Schlossman: What would happen if CHL players became available to NCAA teams?

Feb. 13—GRAND FORKS — The reaction of the country's Division-I men's hockey coaches is overwhelmingly similar when you ask them whether

the NCAA should open its doors to Canadian Hockey League


Outside of the Central Collegiate Hockey Association, they say no.

The reason is generally the same: They do not think as many NHL first-round picks and top prospects will end up in college hockey. They think the players will start playing major juniors in Canada at age 16 or 17, knowing they won't lose their eligibility, and then just decide to remain there until they sign pro deals.

I think they've got it backwards.

You'll find very few coaches who share my opinion, but I think nearly all of the NHL first-rounders from the CHL end up in college after their draft year, which usually coincides with high school graduation.

It can be a difficult concept to visualize because it doesn't happen now. Players don't leave the CHL. But that's not because they are passionate about playing a fourth or fifth year in Swift Current or wherever they're playing. It's because under the current system, they virtually can't go anywhere.

If they can't make the NHL, they're sent back to juniors. There's no AHL option for players under age 20 who haven't played four seasons in the CHL, per an agreement with the NHL. And they can't go to college. So, they're stuck.

But if the option to play college opens up, I believe they'll head to NCAA schools when they're ready.

By the time they graduate high school, most of the top prospects have two or three years of CHL play under their belts. They'll be ready for the next thing. A lot of them have outgrown the CHL.

College hockey is older, and in turn, and more competitive.

On top of that, college hockey facilities are generally better, and among the traditional powerhouse schools, significantly better. The lifestyle is better. The living arrangements are better. The academic setup is better.

There's a reason why top prospects don't choose to remain in the United States Hockey League playing juniors when they're ready for college.

Going up and down the list of NHL draft picks, I can find examples of top-end CHL players who I believe would have ended up in NCAA hockey.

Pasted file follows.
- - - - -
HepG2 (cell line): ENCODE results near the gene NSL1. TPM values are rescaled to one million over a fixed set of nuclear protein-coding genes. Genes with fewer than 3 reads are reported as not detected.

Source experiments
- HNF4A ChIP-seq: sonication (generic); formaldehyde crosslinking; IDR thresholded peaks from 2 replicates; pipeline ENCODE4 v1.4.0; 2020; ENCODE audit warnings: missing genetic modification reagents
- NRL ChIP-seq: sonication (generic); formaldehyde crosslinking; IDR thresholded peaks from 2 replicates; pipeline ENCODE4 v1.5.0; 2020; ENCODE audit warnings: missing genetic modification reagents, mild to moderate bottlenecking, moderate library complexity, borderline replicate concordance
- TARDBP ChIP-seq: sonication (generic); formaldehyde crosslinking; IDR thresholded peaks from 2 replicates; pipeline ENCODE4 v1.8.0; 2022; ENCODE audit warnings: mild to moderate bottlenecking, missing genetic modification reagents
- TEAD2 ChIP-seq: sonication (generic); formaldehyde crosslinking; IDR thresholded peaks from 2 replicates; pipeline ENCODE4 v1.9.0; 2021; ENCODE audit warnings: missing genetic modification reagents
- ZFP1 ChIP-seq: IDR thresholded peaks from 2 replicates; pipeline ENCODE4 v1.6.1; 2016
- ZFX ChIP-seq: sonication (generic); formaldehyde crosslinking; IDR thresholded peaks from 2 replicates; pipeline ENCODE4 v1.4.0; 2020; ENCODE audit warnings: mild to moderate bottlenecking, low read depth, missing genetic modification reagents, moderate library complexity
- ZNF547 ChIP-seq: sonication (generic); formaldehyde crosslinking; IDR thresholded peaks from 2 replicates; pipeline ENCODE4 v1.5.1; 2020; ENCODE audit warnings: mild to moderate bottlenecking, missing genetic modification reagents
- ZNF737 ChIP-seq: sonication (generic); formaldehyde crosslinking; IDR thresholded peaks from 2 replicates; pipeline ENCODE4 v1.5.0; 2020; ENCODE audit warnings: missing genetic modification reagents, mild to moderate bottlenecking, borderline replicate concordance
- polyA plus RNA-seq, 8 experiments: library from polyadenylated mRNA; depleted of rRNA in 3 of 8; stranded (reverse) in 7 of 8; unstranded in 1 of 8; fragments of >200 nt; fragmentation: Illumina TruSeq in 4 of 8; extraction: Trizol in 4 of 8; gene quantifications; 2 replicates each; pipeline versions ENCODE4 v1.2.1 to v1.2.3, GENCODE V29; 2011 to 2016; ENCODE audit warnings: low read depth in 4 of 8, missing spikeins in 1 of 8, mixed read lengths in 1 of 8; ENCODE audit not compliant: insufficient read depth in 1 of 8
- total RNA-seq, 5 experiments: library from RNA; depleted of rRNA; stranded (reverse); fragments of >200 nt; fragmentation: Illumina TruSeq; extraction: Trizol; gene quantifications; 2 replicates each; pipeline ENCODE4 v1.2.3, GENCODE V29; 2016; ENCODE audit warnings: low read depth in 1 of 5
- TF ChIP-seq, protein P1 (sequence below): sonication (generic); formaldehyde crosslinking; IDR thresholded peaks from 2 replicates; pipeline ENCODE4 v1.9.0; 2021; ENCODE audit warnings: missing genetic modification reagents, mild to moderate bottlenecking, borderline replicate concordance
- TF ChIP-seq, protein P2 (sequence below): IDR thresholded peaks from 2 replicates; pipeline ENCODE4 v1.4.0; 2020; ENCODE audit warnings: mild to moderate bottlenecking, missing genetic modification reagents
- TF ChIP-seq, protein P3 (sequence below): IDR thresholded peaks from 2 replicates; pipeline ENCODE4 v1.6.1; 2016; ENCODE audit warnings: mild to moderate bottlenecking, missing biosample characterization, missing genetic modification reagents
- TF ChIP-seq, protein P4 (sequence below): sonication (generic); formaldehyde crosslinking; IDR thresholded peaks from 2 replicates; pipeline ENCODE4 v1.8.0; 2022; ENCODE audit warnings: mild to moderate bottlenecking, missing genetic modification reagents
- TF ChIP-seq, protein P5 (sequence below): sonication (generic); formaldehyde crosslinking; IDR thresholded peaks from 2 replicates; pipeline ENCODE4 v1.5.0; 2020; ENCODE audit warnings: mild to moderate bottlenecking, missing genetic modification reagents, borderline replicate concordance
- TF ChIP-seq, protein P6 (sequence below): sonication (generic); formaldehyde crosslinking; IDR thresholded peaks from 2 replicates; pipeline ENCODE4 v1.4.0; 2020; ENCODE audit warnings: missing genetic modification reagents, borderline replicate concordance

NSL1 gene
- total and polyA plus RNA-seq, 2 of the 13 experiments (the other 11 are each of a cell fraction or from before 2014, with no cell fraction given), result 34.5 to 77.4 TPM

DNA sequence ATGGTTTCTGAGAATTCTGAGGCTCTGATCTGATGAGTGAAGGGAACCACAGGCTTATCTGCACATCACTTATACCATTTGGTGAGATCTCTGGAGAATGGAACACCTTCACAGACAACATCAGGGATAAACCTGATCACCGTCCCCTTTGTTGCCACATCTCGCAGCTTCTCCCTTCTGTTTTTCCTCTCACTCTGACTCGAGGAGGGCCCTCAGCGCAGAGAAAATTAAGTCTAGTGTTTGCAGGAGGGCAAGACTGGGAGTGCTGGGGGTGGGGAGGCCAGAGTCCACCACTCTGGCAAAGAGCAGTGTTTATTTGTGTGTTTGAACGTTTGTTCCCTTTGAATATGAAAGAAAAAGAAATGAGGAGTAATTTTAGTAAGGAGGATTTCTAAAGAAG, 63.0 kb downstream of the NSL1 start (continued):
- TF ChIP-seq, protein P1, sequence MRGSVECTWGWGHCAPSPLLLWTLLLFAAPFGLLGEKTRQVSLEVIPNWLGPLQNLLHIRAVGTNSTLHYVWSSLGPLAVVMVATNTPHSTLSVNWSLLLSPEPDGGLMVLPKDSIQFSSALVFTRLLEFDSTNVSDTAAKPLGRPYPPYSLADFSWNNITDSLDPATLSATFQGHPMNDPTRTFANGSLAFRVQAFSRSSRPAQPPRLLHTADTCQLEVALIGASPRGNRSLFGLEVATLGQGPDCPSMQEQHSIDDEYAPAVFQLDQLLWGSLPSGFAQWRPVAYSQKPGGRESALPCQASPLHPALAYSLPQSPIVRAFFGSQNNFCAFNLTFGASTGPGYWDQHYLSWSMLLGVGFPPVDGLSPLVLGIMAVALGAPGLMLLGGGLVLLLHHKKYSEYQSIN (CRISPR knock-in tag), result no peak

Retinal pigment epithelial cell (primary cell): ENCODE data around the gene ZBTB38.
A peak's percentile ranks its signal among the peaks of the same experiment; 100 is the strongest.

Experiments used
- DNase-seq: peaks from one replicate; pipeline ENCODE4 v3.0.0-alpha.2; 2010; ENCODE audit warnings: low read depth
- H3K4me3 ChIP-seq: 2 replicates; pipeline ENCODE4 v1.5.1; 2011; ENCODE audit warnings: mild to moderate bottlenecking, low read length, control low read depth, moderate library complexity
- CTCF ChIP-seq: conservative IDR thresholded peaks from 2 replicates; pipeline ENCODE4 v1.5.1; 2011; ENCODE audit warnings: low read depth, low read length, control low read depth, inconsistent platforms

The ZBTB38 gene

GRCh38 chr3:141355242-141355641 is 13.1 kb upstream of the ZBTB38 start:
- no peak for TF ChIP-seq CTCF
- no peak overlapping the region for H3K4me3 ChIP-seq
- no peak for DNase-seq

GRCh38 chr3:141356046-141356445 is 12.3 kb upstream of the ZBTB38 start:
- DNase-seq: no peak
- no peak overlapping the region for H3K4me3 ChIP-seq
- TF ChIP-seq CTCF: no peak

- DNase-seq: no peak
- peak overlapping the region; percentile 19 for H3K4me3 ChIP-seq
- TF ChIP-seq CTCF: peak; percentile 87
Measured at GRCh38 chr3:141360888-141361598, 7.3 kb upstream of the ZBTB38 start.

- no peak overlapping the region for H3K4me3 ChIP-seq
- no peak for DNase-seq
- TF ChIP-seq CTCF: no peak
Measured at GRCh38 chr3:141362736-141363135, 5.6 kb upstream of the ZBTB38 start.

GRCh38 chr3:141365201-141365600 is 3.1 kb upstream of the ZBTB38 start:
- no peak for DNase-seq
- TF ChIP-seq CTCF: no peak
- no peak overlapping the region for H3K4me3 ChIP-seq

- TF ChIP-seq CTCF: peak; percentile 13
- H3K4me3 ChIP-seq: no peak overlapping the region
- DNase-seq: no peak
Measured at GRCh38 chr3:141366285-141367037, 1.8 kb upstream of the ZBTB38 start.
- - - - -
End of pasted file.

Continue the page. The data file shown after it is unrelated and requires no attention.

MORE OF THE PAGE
Matthew Savoie went No. 9 overall to the Buffalo Sabres in the 2022 NHL Draft. He's currently playing his fifth season of junior hockey. If given the opportunity, would he have deferred signing with the Sabres for a year or two in order to develop at the University of Denver like his brother, Carter?

Would Manitoba's Seth Jarvis have played a fourth season in the WHL or would he have come to UND for a year before signing with the Carolina Hurricanes?

Would the Seattle Kraken strongly prefer that their top prospect, No. 4 overall pick Shane Wright, be a sophomore in the NCAA right now rather than stuck in his situation where he's outgrown the CHL but can't make the NHL?

If I'm right, and this is how things would play out, there would be major changes to college hockey (and the CHL as well as other North American junior leagues).

For starters, the traditional powerhouse schools, who land the high NHL draft picks, would become younger. The number of four-year players would decrease.

The number of Americans playing college hockey also would shrink substantially as the number of Canadians rise. Some in the U.S. would look at that as an issue, some would not.

The massive increase in the player pool also would make college hockey deeper and, in turn, could create more parity. That's likely what the CCHA has calculated and why it is supporting the opening of the CHL.

While the traditional powerhouses would likely increase in talent, the non-traditional powerhouses may see the larger increase and net benefit.

This is a debate that will occur in Naples, Fla., in April at the annual coaches meetings.

Until then, coaching staffs, athletic directors and conference commissioners will likely internally debate how they think things will transpire to firm up positions on it.

At the moment, not many agree with me.